“I will raise the proposal of eliminating the mandatory use of masks on public transport”, she said, adding that next week she will convene with the Interterritorial Council of the National Health System to “put this measure into effect”.  

Darias did not specify exactly when this would happen, although government agreements are usually approved the following day in the Official State Gazette (BOE), so the official end to the mask rule looks set to be on February 8th.

The minister did clarify however that masks would still be mandatory in health settings such as health centres and hospitals “as health experts advise”. 

Last week, Darias reported the possibility of eliminating the mandatory mask rule in pharmacies, but this is currently being “weighed up” by health experts.  

Manuel Franco, an expert in Public Health and a member of the Spanish Society of Public Health and Sanitary Administration (Sespas) explained that “the World Health Organisation (WHO) is already considering the decision to lift the public health emergency warning for Covid-19” and adds that “if this goes ahead, it would make no sense to maintain the mask rule”.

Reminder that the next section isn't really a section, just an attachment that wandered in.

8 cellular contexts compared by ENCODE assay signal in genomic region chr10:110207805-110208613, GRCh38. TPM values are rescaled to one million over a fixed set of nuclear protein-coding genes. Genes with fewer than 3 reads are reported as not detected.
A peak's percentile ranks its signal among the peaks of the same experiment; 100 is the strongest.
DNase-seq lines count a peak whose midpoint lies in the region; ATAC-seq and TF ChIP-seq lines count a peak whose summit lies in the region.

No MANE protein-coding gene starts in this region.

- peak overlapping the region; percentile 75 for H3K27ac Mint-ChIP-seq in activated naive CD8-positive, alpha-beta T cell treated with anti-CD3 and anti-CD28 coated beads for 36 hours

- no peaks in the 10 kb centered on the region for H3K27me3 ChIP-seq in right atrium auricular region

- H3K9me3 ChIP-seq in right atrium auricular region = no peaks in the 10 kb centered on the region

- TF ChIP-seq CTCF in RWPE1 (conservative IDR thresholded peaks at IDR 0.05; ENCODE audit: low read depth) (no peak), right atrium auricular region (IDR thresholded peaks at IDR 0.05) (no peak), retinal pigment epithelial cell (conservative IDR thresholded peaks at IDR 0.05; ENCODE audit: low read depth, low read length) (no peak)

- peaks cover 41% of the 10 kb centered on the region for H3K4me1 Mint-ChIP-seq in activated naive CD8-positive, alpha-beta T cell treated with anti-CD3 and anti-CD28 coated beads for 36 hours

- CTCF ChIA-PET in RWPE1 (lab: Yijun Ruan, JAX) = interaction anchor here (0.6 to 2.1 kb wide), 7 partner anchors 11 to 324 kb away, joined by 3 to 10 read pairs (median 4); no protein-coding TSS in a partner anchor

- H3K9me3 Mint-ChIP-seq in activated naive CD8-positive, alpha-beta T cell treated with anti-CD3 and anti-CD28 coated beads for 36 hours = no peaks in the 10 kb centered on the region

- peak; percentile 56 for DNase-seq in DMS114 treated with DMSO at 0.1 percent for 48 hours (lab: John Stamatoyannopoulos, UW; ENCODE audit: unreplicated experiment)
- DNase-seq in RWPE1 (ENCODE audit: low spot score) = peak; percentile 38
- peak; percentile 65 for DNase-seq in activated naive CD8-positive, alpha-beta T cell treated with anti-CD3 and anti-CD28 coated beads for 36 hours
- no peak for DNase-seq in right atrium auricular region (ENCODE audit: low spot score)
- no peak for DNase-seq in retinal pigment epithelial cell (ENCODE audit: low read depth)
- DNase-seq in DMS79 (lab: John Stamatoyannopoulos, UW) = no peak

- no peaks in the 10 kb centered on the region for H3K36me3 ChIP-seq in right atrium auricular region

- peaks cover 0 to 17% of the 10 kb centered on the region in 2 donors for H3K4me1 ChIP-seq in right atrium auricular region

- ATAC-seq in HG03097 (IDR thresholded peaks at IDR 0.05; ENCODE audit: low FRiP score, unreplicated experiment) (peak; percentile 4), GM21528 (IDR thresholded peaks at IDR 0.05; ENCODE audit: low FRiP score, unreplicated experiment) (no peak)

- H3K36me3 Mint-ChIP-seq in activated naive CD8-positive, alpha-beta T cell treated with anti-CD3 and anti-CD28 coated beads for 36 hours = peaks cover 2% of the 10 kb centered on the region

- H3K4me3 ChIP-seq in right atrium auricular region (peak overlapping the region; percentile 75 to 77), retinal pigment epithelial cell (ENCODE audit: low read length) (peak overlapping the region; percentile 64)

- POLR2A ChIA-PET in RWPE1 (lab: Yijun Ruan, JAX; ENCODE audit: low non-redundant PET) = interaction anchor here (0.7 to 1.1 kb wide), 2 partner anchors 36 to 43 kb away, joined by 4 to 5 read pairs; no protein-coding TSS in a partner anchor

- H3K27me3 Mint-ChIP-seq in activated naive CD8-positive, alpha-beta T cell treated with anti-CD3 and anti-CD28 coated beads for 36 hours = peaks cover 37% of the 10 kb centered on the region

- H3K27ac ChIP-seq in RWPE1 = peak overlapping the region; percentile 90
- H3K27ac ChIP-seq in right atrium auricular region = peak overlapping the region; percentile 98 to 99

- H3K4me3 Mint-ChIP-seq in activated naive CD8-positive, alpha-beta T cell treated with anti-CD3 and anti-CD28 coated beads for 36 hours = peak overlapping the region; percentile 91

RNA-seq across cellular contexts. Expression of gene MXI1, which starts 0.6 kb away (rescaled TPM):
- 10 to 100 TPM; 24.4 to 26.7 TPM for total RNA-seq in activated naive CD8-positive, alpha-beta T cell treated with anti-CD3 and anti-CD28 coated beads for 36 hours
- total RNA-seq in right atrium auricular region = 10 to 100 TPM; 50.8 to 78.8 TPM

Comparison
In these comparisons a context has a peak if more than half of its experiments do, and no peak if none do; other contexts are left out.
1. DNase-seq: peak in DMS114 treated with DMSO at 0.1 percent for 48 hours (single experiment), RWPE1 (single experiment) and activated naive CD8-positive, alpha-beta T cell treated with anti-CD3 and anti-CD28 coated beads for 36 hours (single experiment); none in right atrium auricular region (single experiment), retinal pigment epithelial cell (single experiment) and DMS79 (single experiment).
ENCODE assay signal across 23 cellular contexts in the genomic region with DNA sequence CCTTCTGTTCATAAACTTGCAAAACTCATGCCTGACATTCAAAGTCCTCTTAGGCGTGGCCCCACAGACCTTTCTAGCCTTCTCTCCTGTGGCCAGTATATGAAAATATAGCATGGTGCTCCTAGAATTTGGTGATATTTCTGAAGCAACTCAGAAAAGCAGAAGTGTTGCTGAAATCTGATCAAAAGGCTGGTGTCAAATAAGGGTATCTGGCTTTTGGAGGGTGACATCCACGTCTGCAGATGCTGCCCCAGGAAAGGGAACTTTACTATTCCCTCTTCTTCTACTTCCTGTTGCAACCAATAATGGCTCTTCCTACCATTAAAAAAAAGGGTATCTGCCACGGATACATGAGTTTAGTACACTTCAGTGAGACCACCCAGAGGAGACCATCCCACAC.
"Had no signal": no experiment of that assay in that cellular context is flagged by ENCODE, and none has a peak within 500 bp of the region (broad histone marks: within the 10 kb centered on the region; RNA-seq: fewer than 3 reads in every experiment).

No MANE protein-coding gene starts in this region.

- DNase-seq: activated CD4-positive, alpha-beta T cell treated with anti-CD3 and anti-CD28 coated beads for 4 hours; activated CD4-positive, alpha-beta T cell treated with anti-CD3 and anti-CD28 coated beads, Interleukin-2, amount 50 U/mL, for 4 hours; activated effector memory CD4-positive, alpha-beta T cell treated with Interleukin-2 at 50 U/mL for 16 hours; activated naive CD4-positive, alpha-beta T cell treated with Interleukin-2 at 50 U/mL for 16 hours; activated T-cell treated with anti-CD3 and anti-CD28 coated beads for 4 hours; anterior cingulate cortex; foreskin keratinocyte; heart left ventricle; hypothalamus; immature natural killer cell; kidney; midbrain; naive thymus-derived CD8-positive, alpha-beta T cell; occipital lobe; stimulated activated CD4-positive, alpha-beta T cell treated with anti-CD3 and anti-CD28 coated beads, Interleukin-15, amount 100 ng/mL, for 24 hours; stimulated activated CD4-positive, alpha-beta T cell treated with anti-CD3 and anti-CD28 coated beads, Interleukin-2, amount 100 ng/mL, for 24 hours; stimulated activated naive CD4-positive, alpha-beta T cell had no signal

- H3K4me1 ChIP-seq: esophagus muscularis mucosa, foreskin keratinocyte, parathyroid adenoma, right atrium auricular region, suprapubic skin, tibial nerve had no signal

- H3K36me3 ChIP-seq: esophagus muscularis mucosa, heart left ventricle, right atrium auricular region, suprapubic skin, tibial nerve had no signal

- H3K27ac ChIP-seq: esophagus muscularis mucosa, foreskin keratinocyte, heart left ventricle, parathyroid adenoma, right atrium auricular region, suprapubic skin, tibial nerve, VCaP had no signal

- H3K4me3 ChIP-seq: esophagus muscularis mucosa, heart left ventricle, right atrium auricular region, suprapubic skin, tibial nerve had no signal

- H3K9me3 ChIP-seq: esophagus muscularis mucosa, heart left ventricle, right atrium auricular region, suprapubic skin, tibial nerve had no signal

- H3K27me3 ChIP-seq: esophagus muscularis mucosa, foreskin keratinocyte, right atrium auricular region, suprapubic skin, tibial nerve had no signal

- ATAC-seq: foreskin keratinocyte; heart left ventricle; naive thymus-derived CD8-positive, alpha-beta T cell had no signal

The use of masks ceased to be mandatory outdoors almost a year ago, on February 10th, 2022.

Then, two months later on April 20th, the government announced they wouldn’t be required indoors either, except in health centres and on public transport. 

The latest bulletin of Sentinel Surveillance of Acute Respiratory Infection in Primary Care (ARIs) and in Hospitals (SARI), announced a drop in infections and hospitalisations and said that the rates for Covid-19 remain stable.

The decision to end the mask rule in February comes after health experts who advise the Spanish Ministry of Health said that masks should no longer be required on public transport

On Wednesday, January 25th the director of the Health Alerts and Emergencies Coordination Centre of the Ministry of Health (CCAES), Fernando Simón, assured that the end of the mask rule on transport would be announced “shortly” either “next week or the following”.  

Then, on Thursday morning, government spokesperson, Isabel Rodríguez, stated that the decision to remove the mask on public transport would be taken “immediately, when possible”, but pointed out that the government was looking at the situation in China first.